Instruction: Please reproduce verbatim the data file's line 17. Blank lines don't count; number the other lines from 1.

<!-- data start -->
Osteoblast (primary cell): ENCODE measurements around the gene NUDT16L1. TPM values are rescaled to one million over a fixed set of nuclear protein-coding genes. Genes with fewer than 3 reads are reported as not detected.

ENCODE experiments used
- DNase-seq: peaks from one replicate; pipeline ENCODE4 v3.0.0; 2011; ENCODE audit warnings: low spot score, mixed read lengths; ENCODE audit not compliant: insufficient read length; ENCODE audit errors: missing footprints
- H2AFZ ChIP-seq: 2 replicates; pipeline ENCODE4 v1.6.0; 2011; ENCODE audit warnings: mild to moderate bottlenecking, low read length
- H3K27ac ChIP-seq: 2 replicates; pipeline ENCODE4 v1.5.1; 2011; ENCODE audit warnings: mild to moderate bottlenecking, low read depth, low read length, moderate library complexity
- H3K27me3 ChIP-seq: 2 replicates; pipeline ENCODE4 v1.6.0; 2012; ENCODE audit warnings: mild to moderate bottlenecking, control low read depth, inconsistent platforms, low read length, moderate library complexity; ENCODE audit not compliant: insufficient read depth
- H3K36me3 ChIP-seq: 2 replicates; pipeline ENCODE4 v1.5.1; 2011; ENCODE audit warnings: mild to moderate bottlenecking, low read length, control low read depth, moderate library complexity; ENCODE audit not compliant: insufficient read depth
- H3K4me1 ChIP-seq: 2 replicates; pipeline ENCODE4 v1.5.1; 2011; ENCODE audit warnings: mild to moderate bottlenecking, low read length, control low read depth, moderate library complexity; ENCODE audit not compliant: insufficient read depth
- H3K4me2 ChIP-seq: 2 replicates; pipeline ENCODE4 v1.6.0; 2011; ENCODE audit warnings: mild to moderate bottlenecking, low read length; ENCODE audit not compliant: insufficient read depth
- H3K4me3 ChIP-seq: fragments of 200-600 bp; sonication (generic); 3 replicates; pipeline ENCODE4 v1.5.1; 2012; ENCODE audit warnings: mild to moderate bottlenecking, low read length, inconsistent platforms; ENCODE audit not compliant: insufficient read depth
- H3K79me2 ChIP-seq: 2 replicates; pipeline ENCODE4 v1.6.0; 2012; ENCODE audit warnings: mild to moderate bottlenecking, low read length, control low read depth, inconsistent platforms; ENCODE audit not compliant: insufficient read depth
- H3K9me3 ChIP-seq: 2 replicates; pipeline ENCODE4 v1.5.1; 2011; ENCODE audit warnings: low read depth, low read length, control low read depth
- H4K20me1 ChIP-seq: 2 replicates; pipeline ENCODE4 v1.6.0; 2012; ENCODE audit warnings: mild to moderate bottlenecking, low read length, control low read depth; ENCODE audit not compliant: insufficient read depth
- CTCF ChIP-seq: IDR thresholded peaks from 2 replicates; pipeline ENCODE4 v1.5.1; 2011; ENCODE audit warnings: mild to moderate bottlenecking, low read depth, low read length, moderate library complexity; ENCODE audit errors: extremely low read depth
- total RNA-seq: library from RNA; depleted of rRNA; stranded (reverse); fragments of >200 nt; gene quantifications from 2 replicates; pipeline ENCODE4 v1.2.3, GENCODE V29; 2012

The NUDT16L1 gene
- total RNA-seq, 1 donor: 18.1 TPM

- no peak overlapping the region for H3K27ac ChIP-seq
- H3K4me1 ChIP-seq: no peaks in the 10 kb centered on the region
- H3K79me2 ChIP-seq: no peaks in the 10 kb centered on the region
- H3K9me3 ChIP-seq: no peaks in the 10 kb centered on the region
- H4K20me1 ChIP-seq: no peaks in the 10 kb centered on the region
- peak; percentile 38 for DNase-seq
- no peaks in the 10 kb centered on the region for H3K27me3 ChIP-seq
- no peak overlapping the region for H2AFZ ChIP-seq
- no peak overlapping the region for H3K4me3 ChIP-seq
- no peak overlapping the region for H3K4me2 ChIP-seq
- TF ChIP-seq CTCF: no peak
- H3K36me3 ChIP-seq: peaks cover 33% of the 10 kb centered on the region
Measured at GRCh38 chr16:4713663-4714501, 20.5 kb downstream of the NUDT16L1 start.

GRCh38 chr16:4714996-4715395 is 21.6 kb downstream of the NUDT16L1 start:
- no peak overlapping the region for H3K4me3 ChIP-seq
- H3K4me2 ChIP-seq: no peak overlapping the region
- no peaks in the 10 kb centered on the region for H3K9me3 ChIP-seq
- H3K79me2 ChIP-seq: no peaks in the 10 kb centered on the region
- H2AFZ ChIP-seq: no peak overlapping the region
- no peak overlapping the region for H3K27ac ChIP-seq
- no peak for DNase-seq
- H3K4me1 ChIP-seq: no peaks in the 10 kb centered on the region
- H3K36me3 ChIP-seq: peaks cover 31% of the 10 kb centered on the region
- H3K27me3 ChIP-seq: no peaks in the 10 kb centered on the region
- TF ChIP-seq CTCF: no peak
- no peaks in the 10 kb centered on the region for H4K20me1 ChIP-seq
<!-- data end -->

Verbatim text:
- total RNA-seq, 1 donor: 18.1 TPM